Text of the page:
Even though it's a low energy day, that cheers me up. That's almost 1.5 lbs since the weigh-in for the challenge last Saturday.
I want this week to show at least 2 lbs off at next weigh-in (and 2 lbs is great for me, means I'm doing what I need to, I'm not one of those 4 and 6 lbs a week megalosers). I always kid that I fall in the "average" zone for the Challenge, and Allan said the average loss the first week was around 3 lbs. Well, I fell into that average again. Middle me. Turtle Princess.
But that's okay, cause I know what happens when you string a bunch of 2 lb losses together. You get to goal eventually. :)
And when I began this blog in September, I was aiming for 1 lb a week loss. So, doing it twice as fast ain't gonna bum me out, I can tell you.
If you didn't reply about what type of giveaway item is your preferred, see the choices in the previous post and leave a comment there or here. Thanks.
We finally had our delayed date night (delayed due to an allergic reaction on my part). We went to Gulfstream park and, yes, I did not overeat. :) Every time we go out and I don't go nuts, it makes me feel ridiculously happy. Last year, the year before, the years before that, I would have stuffed myself to the point of discomfort; I would have had bread and butter, appetizers, entree (or some of two entrees), dessert. I sometimes ordered multiple entrees and had some of several. Seriously....I was outta control. You don't get to 300 lbs unless you're outta control, people. You know it's true.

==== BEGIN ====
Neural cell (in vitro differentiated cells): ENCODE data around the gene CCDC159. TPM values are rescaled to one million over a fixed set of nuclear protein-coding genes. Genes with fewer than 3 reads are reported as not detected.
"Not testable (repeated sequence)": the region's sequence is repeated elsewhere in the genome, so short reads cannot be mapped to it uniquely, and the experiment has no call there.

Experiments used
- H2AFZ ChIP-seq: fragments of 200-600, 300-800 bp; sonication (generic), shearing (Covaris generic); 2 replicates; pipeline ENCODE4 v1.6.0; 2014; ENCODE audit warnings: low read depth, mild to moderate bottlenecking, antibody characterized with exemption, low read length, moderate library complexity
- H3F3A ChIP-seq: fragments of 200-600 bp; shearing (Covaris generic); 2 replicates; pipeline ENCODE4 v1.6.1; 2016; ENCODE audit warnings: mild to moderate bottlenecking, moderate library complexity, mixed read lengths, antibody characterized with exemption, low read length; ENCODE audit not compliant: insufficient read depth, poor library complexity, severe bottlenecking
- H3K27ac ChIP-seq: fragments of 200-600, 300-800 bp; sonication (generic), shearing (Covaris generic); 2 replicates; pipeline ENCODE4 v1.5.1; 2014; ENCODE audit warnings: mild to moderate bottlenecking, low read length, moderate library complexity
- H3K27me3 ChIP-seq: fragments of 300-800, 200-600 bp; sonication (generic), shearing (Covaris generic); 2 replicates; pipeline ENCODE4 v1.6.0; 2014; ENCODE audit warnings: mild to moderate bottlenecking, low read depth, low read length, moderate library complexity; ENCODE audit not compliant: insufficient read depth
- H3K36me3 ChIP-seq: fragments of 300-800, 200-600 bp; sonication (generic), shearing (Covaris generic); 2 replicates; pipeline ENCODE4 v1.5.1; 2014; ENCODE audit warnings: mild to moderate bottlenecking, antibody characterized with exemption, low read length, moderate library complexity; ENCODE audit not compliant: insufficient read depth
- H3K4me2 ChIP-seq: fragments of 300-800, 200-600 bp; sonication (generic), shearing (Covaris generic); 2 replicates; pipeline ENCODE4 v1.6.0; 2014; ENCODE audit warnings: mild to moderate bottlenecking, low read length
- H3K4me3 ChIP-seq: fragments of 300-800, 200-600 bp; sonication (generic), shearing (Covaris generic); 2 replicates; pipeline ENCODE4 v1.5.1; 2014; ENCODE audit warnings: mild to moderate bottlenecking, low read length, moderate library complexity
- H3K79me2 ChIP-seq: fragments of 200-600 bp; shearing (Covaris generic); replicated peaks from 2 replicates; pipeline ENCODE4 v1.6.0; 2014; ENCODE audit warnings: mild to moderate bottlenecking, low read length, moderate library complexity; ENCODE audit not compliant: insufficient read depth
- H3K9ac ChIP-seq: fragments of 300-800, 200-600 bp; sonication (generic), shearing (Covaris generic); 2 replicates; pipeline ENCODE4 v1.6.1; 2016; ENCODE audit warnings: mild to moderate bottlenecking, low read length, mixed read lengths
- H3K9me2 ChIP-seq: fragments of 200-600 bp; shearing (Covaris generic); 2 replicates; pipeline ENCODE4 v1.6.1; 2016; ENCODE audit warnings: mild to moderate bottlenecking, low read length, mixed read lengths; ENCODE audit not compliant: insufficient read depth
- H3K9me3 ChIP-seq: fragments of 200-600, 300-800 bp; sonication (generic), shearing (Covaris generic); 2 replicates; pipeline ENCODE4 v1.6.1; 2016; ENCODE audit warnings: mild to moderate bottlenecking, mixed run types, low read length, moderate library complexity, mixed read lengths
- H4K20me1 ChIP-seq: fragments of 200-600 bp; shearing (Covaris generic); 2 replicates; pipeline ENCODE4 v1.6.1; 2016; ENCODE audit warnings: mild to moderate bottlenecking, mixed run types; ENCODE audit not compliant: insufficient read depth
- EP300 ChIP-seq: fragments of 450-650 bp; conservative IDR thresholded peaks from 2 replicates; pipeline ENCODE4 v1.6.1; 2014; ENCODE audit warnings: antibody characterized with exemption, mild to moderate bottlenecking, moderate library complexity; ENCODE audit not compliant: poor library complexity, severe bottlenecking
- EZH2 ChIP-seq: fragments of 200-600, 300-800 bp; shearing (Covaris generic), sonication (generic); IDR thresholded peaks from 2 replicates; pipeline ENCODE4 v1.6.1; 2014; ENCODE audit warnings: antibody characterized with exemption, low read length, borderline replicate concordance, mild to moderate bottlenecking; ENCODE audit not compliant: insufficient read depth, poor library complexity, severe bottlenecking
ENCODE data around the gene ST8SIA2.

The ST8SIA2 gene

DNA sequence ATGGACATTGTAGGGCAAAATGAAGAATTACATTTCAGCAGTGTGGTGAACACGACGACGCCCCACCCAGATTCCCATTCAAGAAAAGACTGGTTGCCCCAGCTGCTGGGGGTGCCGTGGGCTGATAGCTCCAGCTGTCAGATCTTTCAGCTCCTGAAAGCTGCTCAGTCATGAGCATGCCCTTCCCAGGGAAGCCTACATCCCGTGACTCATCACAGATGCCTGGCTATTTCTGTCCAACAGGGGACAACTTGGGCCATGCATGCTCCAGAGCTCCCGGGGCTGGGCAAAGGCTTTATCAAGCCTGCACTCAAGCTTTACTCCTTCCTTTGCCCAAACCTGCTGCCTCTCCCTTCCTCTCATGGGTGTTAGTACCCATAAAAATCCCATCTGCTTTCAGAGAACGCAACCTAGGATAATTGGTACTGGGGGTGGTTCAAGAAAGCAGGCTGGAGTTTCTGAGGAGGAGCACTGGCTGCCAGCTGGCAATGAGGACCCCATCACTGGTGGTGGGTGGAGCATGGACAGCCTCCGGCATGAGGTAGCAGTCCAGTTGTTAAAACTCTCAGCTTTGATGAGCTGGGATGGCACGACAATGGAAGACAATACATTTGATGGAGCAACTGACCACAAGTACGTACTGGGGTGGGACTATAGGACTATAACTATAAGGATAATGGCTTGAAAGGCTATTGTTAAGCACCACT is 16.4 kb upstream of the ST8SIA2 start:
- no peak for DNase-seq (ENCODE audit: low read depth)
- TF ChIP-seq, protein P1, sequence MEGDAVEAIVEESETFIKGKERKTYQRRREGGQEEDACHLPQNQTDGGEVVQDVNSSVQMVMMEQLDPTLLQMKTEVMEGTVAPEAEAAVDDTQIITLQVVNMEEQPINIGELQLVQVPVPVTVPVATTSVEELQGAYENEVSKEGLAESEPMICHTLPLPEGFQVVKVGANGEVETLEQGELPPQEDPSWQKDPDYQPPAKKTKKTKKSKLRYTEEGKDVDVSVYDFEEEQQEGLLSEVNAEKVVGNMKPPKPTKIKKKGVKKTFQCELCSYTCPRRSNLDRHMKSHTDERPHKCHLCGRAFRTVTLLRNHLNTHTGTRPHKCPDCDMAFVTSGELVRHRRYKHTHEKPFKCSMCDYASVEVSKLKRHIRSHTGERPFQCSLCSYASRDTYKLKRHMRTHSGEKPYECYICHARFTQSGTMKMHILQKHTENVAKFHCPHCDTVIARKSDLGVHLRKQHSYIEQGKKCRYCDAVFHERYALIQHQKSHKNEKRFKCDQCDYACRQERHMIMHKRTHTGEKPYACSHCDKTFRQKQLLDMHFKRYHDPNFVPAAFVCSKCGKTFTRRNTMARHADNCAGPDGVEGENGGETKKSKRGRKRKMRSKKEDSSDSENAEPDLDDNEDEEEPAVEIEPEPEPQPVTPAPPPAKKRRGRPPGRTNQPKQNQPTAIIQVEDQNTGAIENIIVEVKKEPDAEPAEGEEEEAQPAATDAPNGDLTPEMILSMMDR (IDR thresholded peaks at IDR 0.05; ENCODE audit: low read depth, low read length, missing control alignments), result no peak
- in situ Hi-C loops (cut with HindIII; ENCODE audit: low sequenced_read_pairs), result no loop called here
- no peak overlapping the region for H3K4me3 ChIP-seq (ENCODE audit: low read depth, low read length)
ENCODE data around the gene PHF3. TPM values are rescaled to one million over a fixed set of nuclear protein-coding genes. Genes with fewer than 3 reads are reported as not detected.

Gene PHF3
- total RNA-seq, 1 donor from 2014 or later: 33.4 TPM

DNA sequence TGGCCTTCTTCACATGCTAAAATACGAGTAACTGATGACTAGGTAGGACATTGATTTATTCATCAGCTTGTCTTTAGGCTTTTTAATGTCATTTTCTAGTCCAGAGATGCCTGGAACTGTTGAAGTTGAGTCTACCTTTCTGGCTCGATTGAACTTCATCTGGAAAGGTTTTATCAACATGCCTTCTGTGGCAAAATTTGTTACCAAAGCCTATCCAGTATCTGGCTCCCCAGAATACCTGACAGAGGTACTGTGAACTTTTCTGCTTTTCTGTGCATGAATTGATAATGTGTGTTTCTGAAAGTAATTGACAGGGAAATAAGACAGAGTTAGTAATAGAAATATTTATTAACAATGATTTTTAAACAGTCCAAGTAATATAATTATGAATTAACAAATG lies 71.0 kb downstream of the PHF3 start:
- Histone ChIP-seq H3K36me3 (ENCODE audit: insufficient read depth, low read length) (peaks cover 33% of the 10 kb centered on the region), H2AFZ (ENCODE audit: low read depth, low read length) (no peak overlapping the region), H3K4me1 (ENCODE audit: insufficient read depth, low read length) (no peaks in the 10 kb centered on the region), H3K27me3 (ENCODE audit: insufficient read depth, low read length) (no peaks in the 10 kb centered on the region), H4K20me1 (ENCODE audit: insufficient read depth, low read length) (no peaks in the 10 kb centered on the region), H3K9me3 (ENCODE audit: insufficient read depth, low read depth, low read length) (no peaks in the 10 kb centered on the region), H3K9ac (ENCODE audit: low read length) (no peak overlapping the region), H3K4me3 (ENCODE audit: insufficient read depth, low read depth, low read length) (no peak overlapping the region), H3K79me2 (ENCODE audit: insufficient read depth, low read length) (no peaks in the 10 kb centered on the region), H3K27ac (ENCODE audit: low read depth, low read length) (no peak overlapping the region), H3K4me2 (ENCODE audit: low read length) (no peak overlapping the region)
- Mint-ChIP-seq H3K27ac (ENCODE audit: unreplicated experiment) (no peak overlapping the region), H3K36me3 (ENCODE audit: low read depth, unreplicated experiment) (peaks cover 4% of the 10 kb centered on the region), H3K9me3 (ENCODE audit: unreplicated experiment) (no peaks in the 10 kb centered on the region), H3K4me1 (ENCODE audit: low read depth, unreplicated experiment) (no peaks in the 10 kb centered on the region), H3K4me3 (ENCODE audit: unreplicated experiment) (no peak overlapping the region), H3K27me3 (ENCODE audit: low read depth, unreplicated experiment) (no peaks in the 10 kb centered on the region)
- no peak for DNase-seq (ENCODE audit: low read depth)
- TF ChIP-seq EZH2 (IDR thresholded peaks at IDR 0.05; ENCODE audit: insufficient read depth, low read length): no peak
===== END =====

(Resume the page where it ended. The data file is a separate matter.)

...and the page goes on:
To have a modest meal, not feel stuffed, and enjoy myself...it's like a dream.
Blurry pic, sorry, hubby was holding it arm's length and I guess shook it a bit:
|Princess and Her Prince at Racetrack Casino|
Total opposite of my previous lip gloss. This is MAC Dazzleglass in "Utterly Posh"--a sorta peachy-goldeny transparent glittery thing. I am a Dazzleglass ho. MAC is a lip gloss-crack dealer, I swear. I own like dozens of them. I love the things. They may say after a certain, ahem, age you shouldn't wear the glittery shiny gloss. Too bad. I love em and will wear em when I'm 80 and dessicated (if I live that long). heh.
Anyway, we stopped at Barnes and Noble on the way home (I wanted a cookbook) and I got a couple health/fitness mags and the new Scientific American, cause its cover boasted an article on "Scaling Back Obesity...What Science Says About Losing Weight And Keeping It Off". Well, they knew how to hook me, right?
It's about 6 pages of text and several illustrations. Basically, it shows that using techniques for behavioral change are (currently) the most effective for losing weight or keeping from gaining. The behaviors that correlatedwith a greater chance of losing weight and keeping it off are:
~~setting clear, modest goals
~~focusing on lifelong habits
Which they break down into
1. Initial Assessment-- what do you weigh/measure;how much do you have to lose; what are the things you're doing (or not doing) that caused you to gain weight; what rituals contribute to overeatingunderexercising. Getting professional help at this stage can be beneficial.